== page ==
Dear Prime Minister,
I remain concerned about the government's plans to introduce further
censorship of the internet, and about the issues of censorship and freedom of
expression more generally. In particular, I remain angry about the highly
unhelpful response by the former prime minister to the attacks on Bill
Henson, and on the arts community in general, only two years ago.
In my view, there is no issue more important than the long-term protection
and extension of liberal freedoms. There has been far too much retreat from
strict application of the Millian harm principle and the principle of freedom
of speech and expression. This has affected many areas of government policy
under Prime Ministers Howard and Rudd. The current proposals to censor the
internet are of particular concern, given the endless possibility to use the
proposed mechanisms to censor expression that goes far beyond what is claimed
to be the main target: i.e., child pornography.
If child pornography is operating at a level that is causing genuine anxiety
within the government - and this is not just a matter of moral panic - then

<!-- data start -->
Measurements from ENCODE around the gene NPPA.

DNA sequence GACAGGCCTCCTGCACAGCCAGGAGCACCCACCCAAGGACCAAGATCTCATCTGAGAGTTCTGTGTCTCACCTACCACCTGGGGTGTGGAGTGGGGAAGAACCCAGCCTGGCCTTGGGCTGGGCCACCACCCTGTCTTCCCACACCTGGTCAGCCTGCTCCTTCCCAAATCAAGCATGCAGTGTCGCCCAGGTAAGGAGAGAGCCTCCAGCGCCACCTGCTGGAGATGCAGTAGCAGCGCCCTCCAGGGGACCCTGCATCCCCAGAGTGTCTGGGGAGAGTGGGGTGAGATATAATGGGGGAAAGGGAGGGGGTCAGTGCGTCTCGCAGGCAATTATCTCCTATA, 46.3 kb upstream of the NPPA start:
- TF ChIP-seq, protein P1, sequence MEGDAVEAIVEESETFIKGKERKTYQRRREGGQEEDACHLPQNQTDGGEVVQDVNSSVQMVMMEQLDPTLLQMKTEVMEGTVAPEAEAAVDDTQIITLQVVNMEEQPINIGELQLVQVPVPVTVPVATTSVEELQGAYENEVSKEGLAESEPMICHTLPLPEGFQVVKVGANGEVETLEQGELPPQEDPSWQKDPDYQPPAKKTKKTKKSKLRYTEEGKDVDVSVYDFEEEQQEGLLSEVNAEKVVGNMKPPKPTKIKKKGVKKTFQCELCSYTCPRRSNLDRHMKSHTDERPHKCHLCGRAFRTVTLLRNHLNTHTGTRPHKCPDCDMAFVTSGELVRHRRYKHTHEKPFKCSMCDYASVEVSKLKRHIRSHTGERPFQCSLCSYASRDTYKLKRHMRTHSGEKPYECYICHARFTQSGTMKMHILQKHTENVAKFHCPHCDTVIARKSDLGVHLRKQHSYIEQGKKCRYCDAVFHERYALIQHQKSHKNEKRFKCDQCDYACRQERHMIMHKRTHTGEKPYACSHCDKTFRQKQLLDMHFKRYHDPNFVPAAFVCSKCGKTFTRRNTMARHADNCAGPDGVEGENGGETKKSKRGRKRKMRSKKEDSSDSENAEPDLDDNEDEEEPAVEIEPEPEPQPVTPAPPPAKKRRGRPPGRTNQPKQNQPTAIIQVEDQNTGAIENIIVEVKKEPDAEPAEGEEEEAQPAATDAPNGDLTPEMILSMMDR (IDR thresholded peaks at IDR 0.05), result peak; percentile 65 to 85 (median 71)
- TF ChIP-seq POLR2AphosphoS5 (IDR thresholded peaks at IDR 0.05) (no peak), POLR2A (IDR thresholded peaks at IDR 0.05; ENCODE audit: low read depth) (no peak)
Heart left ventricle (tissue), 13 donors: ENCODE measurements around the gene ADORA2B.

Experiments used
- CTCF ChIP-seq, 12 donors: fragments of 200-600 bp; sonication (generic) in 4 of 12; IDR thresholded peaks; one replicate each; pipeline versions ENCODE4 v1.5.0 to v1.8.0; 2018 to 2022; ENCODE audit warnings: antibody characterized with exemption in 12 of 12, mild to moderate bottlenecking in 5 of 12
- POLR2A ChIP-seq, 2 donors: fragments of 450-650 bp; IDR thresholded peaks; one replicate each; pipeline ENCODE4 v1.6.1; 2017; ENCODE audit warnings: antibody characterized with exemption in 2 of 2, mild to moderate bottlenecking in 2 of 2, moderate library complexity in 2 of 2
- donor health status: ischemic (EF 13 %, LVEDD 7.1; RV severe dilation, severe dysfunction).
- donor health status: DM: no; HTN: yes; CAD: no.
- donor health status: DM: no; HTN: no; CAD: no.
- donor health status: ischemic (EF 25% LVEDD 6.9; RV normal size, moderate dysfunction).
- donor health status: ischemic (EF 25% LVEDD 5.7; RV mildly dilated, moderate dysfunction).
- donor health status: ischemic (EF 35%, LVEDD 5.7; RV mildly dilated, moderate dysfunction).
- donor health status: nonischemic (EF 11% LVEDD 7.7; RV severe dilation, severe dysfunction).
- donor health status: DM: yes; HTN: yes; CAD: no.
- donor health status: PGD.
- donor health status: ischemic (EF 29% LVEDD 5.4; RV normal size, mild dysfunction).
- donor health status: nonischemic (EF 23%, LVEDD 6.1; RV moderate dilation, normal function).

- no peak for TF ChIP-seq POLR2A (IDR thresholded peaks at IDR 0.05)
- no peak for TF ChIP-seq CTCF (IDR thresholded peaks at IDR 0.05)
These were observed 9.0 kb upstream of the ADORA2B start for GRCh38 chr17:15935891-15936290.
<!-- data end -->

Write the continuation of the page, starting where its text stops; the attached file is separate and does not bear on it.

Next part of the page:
more funding should be devoted to ordinary law enforcement to attack the
problem. However, the concept of child pornography must be kept within fairly
narrow limits, so that it can never attach to legitimate artistic images,
such as those created by Henson or the image of Olympia Papapetrou that was
used on the cover of a 2008 issue of Arts Monthly. In any event, it is likely
that child pornography is not spread mainly via publicly-accessible websites,
and that internet censorship will have little effect on it. If so, the
government's current proposals are a dangerous waste of resources.
We need to be confident that whatever steps are taken by the new government
will enhance, rather than further reduce, freedom of speech and expression.
If any measures are introduced, they must be protected from scope creep.
Restrictions on speech relating to such issues as euthanasia must be
liberalised, not hardened up. Importantly, Senator Conroy must stop attacking
free speech advocates as friends of pedophiles - this repeated slur has
caused enormous ill-will towards the government, to the extent where many of
us have lost all confidence in Senator Conroy and hope that he will be
removed from his current portfolio. That is obviously not possible during the
election period, but the signals from both him and yourself during the coming
weeks will be watched closely.
I hope that you will continue to give serious consideration to these matters
as 21 August approaches. Frankly, I am not eager to vote for the Opposition,
and will likely give my first preference to a minor party. Exactly how I vote
will, however, depend heavily on the responses of the major parties to free
speech issues. I need to know that these issues are taken seriously and that
I can look forward to further extension of our liberal freedoms, not to a
retreat into the mentality of censorship.